In the Bahá’í Faith it has been written that a believer is forgiven all past transactions at the point of recognising Bahá’u’lláh. If you dwell on this thought for a while you will come to understand that you have done nothing wrong here for Bahá’u’lláh has relinquished you of any wrong doing already. However this does not mean that you will not feel any guilt here. The problem, if any, is to do with your subconscious mind telling you that you are not a Bahá’í in good standing. This is mental battle you need to address because if you fail to do this it will begin to sour both yourself and your family.

On a positive note try to think how a man who is married to many women might feel once they become a Bahá’í. In the end moving to build a better world means that there is always at least one generation in every family that has to make compromises.

Bahá’í Institutions generally understand this issue well, but rather than allowing yourself to be reactive to their approach I would encourage you to become proactive because you and your family have particular legal rights that need to be honoured and respected too. Normally such issues are better handled by the National Spiritual Assembly as they are far more experienced in dealing with matters like this because they are generally much better informed of the realities that exist within the Bahá’í Faith today.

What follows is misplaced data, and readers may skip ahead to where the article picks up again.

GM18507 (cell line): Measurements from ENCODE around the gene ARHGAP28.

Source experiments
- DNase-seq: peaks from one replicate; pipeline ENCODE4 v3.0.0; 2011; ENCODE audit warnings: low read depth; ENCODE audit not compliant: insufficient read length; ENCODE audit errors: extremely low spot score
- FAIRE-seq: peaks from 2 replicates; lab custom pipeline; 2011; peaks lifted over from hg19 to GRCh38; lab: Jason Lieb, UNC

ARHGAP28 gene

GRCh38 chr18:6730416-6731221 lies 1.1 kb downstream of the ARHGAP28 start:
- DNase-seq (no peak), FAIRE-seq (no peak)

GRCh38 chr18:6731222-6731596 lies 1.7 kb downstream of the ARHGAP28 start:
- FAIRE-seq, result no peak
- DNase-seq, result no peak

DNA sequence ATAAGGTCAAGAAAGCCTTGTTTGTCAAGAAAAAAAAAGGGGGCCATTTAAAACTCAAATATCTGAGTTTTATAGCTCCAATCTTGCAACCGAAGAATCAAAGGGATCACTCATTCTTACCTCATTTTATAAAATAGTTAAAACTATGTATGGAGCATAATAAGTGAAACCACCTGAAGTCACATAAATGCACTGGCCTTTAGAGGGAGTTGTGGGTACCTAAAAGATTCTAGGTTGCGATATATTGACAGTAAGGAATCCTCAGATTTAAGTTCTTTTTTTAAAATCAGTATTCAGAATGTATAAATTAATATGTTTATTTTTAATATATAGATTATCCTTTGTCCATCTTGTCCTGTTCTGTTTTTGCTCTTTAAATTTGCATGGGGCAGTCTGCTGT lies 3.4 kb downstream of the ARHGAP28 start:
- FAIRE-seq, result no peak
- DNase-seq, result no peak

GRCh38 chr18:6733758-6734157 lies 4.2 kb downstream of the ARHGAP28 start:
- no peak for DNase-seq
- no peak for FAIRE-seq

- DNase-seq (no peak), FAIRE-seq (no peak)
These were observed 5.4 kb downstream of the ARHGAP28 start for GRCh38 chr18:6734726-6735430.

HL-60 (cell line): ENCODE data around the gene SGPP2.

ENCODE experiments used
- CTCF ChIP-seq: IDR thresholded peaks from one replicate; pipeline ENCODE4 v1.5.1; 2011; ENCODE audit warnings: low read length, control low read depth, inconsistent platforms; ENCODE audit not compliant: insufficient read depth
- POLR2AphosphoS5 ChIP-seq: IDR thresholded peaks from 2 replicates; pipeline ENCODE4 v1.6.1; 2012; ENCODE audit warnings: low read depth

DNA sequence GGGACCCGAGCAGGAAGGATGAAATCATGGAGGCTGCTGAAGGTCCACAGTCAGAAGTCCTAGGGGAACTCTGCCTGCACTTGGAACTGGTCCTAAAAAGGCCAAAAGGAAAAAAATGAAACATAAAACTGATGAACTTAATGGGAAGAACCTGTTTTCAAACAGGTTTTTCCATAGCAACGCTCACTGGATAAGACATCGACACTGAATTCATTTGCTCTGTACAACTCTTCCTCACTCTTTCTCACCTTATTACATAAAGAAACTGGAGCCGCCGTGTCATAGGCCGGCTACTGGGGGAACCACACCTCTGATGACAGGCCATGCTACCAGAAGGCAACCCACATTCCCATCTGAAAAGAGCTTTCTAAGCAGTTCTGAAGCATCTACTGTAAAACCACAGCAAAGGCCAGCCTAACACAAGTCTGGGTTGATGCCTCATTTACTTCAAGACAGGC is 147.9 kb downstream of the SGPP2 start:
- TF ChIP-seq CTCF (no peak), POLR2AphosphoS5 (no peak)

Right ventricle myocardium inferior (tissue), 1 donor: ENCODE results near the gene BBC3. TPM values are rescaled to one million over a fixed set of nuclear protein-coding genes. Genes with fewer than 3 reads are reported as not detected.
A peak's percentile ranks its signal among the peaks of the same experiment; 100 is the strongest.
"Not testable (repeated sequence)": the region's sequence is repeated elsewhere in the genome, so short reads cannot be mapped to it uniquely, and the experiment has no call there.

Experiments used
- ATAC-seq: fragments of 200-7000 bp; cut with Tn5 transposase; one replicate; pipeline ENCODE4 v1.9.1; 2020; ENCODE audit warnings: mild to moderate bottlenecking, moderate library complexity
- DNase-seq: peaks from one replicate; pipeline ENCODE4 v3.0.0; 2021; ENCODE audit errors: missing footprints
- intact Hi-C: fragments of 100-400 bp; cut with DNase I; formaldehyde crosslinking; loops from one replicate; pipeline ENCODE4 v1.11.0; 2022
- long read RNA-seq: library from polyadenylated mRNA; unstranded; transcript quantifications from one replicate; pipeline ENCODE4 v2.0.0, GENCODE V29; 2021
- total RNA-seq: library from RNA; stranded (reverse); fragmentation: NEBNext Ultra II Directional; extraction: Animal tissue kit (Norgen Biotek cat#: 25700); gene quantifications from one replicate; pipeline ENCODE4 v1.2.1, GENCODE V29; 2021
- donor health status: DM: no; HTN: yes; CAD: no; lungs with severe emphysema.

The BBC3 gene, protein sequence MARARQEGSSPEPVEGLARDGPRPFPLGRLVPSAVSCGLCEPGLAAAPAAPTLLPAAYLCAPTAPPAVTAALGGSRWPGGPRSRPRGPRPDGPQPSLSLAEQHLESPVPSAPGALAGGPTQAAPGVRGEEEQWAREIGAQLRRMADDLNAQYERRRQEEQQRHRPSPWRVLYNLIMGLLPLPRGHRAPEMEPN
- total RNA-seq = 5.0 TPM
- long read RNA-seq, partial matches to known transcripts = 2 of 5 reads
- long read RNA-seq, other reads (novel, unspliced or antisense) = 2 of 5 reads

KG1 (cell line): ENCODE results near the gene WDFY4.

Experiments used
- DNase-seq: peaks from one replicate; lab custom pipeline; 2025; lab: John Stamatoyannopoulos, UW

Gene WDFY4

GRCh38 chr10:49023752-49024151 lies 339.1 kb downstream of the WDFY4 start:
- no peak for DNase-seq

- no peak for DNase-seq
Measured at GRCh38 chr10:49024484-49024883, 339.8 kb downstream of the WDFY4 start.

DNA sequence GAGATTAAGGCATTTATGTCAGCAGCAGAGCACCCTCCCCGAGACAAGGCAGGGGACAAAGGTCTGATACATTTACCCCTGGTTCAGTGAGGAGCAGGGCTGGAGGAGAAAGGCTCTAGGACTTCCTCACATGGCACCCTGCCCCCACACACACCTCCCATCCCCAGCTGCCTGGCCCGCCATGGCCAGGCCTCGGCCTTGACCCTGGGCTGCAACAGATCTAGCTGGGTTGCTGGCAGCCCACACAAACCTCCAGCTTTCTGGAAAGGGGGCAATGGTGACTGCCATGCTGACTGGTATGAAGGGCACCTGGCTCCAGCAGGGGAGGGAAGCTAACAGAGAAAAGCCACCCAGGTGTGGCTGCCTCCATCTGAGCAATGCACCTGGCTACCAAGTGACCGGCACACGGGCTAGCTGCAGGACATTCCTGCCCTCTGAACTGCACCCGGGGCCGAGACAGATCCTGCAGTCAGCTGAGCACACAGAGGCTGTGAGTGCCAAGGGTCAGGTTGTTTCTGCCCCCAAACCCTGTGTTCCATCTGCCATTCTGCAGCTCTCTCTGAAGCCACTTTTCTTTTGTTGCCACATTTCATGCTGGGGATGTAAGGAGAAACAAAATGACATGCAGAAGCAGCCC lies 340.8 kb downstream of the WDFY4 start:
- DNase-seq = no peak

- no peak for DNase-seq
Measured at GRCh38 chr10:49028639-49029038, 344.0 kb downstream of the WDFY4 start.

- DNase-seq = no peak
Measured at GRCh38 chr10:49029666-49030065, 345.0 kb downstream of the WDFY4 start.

One of my greatest Bahá’í teachers was in a common-law marriage. Therefore no matter what decisions you and your family elect to make in the fullness of time, always understand it will have no detrimental impact in your ability to present the Bahá’í Faith. It is merely a question of learning how to differentiate a naive spiritual attitude from a mature one.

Welcome to the Divine Vineyard. Always be assured that you have just as much right to be here as anyone else.

Oct 2014
Dear SYama,

We enter the Faith from all kinds of backgrounds. I think the main thing is the direction, not being perfect from Day1 - honestly, I think that becoming something like a true bahá'í is a process that takes several generations (good luck to your grandchildren! :))

So, here you are, in a common law marriage right now. Things will be clarified. I guess the most important thing is not to over-emphasize any particular aspects. As former christians, we have a tendency to over-emphasize the sex thing.